NA deputies raise questions on President's role in anti-corruption

By Hoang Thuy   March 29, 2016 | 09:05 pm GMT+7

Legislators raise questions on the role of the President in anti-corruption and his de facto power during ongoing National Assembly session.

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National Assembly deputy Nguyen Bac Son.

The National Assembly deputies, in accessment of the President's work report in 2011-2016 period, have raised questions on the roles and activities of the President position.

“President, Vice President have always publicly expressed their resentment towards corruption but people wonder where the President and Vice President stand and what power do they have in a fight against corruption? What is President allowed to do and what can he do?”, deputy Nguyen Bac Son said during the meeting session of the National Assembly (NA) on March 29.

Deputy Son, representative from Nam Dinh Province, said the current President has been working at his best. However, he believed that the unspecific provisions in the constitutions, despite having been cleared up before, have made it more difficult for the President to execute his rights and have led to the restrictions to the post's power. 

He claimed that the relations between the President and the government in developing the state and improving the life of people as well as working on important social-economic issues such as fighting corruption are among the rules that have not been stated clearly.

The President position has a function to announce the laws and ordinances passed by the National Assembly and the NA Standing Committee, Son said, but this only means finishing the last stage of a procedure while the President has a right to review these laws and ordinances.

The deputy stated that the President has not showed clear influence over domestic and foreign affairs and the power of someone who is the commander-in-chief of the army and the chairman of the National Defense and Security Council.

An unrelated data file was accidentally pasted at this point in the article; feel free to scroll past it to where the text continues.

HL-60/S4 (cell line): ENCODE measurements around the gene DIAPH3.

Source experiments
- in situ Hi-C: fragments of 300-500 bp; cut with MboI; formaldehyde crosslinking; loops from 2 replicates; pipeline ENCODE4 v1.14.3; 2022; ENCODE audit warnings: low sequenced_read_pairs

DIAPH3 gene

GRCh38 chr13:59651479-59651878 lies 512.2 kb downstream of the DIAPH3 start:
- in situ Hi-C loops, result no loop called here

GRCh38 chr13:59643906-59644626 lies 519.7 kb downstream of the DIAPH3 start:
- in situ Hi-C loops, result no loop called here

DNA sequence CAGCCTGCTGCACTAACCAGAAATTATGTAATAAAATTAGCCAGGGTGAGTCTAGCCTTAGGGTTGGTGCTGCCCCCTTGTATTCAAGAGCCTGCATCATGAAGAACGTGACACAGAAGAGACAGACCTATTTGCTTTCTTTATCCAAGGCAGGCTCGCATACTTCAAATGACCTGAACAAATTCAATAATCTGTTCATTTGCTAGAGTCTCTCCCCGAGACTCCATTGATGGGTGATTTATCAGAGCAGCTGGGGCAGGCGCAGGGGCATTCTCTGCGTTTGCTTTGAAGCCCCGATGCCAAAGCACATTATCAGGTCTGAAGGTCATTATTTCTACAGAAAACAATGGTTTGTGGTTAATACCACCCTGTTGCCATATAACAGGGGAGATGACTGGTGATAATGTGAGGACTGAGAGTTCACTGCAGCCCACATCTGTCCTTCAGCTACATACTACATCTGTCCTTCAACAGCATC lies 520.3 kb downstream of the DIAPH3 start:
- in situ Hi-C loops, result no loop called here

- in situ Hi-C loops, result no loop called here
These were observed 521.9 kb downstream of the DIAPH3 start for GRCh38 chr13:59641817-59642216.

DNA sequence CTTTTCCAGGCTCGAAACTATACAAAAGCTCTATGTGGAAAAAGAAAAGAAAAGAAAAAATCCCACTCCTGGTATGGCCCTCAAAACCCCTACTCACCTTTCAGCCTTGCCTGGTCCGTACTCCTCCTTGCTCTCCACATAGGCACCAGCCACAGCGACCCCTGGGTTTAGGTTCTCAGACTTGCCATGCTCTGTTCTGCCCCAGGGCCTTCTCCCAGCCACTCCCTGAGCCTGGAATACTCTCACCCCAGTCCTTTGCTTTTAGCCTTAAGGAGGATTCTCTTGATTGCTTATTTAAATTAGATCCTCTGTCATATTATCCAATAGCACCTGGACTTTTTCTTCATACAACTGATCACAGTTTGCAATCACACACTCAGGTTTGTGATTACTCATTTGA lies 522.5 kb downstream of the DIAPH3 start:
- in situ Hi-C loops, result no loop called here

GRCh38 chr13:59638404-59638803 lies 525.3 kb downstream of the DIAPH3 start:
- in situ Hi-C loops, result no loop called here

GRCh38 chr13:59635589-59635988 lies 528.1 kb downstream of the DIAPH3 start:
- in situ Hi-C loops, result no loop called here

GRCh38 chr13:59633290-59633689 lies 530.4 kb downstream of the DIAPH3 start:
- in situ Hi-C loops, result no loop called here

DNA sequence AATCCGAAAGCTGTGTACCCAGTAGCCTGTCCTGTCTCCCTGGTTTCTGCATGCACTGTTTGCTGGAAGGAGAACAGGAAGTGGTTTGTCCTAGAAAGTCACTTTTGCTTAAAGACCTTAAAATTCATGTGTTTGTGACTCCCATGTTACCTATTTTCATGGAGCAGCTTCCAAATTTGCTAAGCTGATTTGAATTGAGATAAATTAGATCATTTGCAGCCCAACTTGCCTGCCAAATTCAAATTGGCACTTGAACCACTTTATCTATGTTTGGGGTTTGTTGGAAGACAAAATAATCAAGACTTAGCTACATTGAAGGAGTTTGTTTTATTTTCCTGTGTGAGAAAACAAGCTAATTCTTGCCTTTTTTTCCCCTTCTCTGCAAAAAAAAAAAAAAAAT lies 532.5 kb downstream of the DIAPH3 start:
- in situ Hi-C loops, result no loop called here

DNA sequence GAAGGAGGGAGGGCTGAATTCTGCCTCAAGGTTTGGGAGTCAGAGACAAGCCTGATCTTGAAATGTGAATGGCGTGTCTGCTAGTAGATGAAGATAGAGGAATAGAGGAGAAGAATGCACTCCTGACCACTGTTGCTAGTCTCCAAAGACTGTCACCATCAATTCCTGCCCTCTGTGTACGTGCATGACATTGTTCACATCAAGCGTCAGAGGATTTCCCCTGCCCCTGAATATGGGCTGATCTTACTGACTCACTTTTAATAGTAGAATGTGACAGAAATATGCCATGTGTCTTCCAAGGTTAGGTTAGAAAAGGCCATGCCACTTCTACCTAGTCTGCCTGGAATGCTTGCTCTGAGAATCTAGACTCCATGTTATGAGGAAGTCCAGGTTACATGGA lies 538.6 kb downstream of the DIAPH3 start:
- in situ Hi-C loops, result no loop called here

In the next term, Son suggested, the President need to bring forward the draft for President regulatory law to the NA because it would not be right for a post which has authority in judicial, executive and legislative branches to not have its own regulatory institution.

This institution, according to him, should answer the questions on head of state's role in domestic and foreign affairs. It also needs to specify how many head of state Vietnam has and their respective duties and power.

Deputy Bui Van Phuong, on the other hand, expressed his concerns over the President's contribution in implementing social-economic tasks, such as the signing of international loan agreement, monitoring the use of loans, how to effectively ensure the safety of public debt and the national debt, all of which have not been clear.

Phuong mentioned the uncleared rule of the President in building up the army and making investment decisions on financial resources, equipment and technical equipment for national defense and security.

Deputy Bui Van Phuong said the guidelines for the President to perform his rights are not clearly defined and it is partly because of the incompleted legal framework.

Therefore, he suggested that the NA's deputies should focus on building the insitution for the Presidency that fully reflects the post's responsibility as a head of state and is worthy of the trust of the people.

In a report delivered to the National Assembly on March 22, President Truong Tan Sang said that some of the duties of president were outlined in the constitution but did not have specific instructions on how to execute them, including directing the armed forces as the commander-in-chief.